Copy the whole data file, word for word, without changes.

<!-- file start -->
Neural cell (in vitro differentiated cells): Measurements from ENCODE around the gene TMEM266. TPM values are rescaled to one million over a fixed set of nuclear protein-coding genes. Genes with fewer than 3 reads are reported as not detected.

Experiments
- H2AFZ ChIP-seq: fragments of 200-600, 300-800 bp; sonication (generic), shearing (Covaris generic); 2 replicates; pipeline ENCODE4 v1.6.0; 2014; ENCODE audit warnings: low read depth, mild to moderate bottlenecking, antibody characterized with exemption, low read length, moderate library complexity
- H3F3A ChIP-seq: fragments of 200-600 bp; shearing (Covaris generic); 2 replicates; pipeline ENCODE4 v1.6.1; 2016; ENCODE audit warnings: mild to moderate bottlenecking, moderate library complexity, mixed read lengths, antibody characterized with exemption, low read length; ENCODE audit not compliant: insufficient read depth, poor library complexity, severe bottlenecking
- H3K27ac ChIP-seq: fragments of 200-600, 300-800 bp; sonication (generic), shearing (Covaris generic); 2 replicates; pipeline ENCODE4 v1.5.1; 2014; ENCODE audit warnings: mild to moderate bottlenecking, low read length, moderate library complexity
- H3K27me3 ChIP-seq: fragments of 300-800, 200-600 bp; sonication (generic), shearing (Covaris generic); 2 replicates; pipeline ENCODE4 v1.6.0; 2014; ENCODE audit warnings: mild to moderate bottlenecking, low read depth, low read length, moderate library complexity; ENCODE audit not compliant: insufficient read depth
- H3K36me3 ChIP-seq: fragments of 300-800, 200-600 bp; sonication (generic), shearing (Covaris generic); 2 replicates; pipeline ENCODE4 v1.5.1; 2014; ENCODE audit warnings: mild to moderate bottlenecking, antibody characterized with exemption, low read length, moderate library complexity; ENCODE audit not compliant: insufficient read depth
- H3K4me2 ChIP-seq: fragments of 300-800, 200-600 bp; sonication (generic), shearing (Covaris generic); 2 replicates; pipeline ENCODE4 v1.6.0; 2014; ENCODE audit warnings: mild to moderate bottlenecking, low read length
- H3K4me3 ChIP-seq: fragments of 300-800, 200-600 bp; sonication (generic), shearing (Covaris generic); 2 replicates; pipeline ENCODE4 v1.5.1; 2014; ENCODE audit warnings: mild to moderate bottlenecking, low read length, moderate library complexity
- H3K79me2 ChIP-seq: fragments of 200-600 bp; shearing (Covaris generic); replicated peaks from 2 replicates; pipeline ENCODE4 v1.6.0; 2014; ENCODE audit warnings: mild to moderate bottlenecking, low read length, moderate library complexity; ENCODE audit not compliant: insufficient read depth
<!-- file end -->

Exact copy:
Neural cell (in vitro differentiated cells): Measurements from ENCODE around the gene TMEM266. TPM values are rescaled to one million over a fixed set of nuclear protein-coding genes. Genes with fewer than 3 reads are reported as not detected.

Experiments
- H2AFZ ChIP-seq: fragments of 200-600, 300-800 bp; sonication (generic), shearing (Covaris generic); 2 replicates; pipeline ENCODE4 v1.6.0; 2014; ENCODE audit warnings: low read depth, mild to moderate bottlenecking, antibody characterized with exemption, low read length, moderate library complexity
- H3F3A ChIP-seq: fragments of 200-600 bp; shearing (Covaris generic); 2 replicates; pipeline ENCODE4 v1.6.1; 2016; ENCODE audit warnings: mild to moderate bottlenecking, moderate library complexity, mixed read lengths, antibody characterized with exemption, low read length; ENCODE audit not compliant: insufficient read depth, poor library complexity, severe bottlenecking
- H3K27ac ChIP-seq: fragments of 200-600, 300-800 bp; sonication (generic), shearing (Covaris generic); 2 replicates; pipeline ENCODE4 v1.5.1; 2014; ENCODE audit warnings: mild to moderate bottlenecking, low read length, moderate library complexity
- H3K27me3 ChIP-seq: fragments of 300-800, 200-600 bp; sonication (generic), shearing (Covaris generic); 2 replicates; pipeline ENCODE4 v1.6.0; 2014; ENCODE audit warnings: mild to moderate bottlenecking, low read depth, low read length, moderate library complexity; ENCODE audit not compliant: insufficient read depth
- H3K36me3 ChIP-seq: fragments of 300-800, 200-600 bp; sonication (generic), shearing (Covaris generic); 2 replicates; pipeline ENCODE4 v1.5.1; 2014; ENCODE audit warnings: mild to moderate bottlenecking, antibody characterized with exemption, low read length, moderate library complexity; ENCODE audit not compliant: insufficient read depth
- H3K4me2 ChIP-seq: fragments of 300-800, 200-600 bp; sonication (generic), shearing (Covaris generic); 2 replicates; pipeline ENCODE4 v1.6.0; 2014; ENCODE audit warnings: mild to moderate bottlenecking, low read length
- H3K4me3 ChIP-seq: fragments of 300-800, 200-600 bp; sonication (generic), shearing (Covaris generic); 2 replicates; pipeline ENCODE4 v1.5.1; 2014; ENCODE audit warnings: mild to moderate bottlenecking, low read length, moderate library complexity
- H3K79me2 ChIP-seq: fragments of 200-600 bp; shearing (Covaris generic); replicated peaks from 2 replicates; pipeline ENCODE4 v1.6.0; 2014; ENCODE audit warnings: mild to moderate bottlenecking, low read length, moderate library complexity; ENCODE audit not compliant: insufficient read depth